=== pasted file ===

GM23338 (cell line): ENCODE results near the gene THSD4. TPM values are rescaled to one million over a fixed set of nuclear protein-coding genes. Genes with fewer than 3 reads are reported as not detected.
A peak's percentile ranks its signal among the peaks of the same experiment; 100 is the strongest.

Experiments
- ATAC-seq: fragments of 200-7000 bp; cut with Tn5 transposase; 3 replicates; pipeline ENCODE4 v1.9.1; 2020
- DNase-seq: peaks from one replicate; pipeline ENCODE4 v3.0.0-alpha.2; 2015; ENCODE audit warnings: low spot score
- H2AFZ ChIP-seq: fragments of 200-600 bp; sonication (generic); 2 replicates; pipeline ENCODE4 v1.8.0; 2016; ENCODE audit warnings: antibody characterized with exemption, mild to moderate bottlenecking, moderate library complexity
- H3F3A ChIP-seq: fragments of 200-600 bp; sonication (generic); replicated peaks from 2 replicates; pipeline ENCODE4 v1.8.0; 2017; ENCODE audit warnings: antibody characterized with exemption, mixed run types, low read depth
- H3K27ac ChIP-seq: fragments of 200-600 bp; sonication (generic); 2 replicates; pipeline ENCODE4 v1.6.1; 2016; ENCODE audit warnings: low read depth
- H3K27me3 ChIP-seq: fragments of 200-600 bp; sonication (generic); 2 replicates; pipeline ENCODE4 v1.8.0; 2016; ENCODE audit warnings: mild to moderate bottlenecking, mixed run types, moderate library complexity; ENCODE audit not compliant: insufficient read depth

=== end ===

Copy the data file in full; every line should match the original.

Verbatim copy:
GM23338 (cell line): ENCODE results near the gene THSD4. TPM values are rescaled to one million over a fixed set of nuclear protein-coding genes. Genes with fewer than 3 reads are reported as not detected.
A peak's percentile ranks its signal among the peaks of the same experiment; 100 is the strongest.

Experiments
- ATAC-seq: fragments of 200-7000 bp; cut with Tn5 transposase; 3 replicates; pipeline ENCODE4 v1.9.1; 2020
- DNase-seq: peaks from one replicate; pipeline ENCODE4 v3.0.0-alpha.2; 2015; ENCODE audit warnings: low spot score
- H2AFZ ChIP-seq: fragments of 200-600 bp; sonication (generic); 2 replicates; pipeline ENCODE4 v1.8.0; 2016; ENCODE audit warnings: antibody characterized with exemption, mild to moderate bottlenecking, moderate library complexity
- H3F3A ChIP-seq: fragments of 200-600 bp; sonication (generic); replicated peaks from 2 replicates; pipeline ENCODE4 v1.8.0; 2017; ENCODE audit warnings: antibody characterized with exemption, mixed run types, low read depth
- H3K27ac ChIP-seq: fragments of 200-600 bp; sonication (generic); 2 replicates; pipeline ENCODE4 v1.6.1; 2016; ENCODE audit warnings: low read depth
- H3K27me3 ChIP-seq: fragments of 200-600 bp; sonication (generic); 2 replicates; pipeline ENCODE4 v1.8.0; 2016; ENCODE audit warnings: mild to moderate bottlenecking, mixed run types, moderate library complexity; ENCODE audit not compliant: insufficient read depth